ILYSM Ep. 29: Bumble’s Alex Williamson on improving your online dating odds

6:57 a.m. Friday, Feb. 9, 2018 Austin360 Home
Bumble's head of brand Alex Willamson (center) is a guest on the "I Love You So Much," discussing online dating with co-hosts Addie Broyles (left) and Tolly Moseley (right).

With more than 20 million users, Bumble is one of the biggest dating apps in the U.S., but what does it take to stand out in the sea of fish? In the latest episode of “I Love You So Much,” the company’s head of brand, Alex Williamson, who was part of the founding team at Bumble when it launched in 2014, joined hosts Tolly Moseley and Addie Broyles to talk about improving your chances of finding love online. It turns out that people spend the most amount of time on the app on Sundays, but people are least picky on Fridays and Saturdays.

Ellsworth Kelly was a noted artist and sculptor who died in 2015, but the Blanton Museum of Art is about to unveil what might be his greatest work. Addie interviewed the Blanton’s deputy director for curatorial affairs Carter E. Foster to find out what’s so special about this freestanding building, which opens to the public on Feb. 18, and why it will soon become a destination for art lovers around the world. (Check out Michael Barnes’ story on it as well.)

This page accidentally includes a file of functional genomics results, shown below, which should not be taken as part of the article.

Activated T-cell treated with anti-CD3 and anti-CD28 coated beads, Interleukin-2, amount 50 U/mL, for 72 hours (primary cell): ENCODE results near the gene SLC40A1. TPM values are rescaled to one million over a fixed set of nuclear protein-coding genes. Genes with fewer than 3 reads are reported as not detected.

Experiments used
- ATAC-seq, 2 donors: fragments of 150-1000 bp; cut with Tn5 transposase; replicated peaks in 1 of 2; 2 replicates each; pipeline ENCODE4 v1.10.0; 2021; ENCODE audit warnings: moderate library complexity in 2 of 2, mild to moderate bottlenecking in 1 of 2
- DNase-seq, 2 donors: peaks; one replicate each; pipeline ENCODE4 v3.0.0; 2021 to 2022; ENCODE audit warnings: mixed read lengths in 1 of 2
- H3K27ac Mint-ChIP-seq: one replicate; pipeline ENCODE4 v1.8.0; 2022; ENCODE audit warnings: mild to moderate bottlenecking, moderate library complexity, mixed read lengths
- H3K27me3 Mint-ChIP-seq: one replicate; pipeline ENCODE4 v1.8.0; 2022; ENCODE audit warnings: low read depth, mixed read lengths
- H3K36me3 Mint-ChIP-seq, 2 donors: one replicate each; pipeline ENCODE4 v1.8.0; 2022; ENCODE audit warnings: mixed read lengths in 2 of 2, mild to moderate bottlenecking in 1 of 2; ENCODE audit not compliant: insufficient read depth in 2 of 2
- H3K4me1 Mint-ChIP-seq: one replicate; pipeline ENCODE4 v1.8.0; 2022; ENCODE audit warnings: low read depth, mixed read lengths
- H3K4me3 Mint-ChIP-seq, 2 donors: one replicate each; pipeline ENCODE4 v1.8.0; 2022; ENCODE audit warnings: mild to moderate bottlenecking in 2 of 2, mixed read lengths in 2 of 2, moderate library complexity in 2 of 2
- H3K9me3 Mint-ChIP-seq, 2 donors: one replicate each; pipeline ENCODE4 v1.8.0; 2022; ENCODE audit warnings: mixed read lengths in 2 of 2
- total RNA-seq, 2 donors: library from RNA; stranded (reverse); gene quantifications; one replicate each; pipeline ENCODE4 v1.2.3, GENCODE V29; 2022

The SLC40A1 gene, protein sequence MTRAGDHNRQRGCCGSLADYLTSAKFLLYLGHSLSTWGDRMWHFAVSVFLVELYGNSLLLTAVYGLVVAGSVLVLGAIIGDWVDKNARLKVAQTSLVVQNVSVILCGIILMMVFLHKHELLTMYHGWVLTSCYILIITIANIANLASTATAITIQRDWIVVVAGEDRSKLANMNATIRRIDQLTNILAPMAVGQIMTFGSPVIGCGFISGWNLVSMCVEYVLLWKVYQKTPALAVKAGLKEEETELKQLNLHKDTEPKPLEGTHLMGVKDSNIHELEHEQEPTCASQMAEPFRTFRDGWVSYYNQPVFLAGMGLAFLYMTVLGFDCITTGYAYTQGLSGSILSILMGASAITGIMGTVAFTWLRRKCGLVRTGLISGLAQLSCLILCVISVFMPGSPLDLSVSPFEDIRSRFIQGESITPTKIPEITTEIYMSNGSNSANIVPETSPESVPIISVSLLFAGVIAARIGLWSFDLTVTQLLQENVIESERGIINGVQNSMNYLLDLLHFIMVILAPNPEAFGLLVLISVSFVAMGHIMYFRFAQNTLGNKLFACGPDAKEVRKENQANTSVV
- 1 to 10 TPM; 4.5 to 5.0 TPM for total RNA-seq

Peacocks aren’t the only animals that strut their stuff. Michael J. Ryan, a UT biology professor and “A Taste for the Beautiful,” talked with Tolly about the role that excitement plays in animal behavior and what humans can learn from mating rituals in nature. Avocados are as weird as they are delicious. For this week’s Webb Report, we brought in Eric Webb to explain what he uncovered while writing about cancer research in the Rio Grande Valley

In A Toast, Tolly recommended “Ted Radio Hour’s recent episode, “Can We Trust the Numbers?” about how developers are considering fairness, and not simply accuracy, as they create algorithms. Laura Ingalls Wilder fans will love a new book called “Caroline: Little House, Revisited” from historical fiction writer Sarah Miller. Addie explains that the book hooked her because it re-imagines “Little House on the Prairie” through the eyes of Laura’s mother. Bumble’s Alex Williamson says that what excites her most in culture today isn’t a piece of pop culture, it’s the #timesup movement that is reshaping it.

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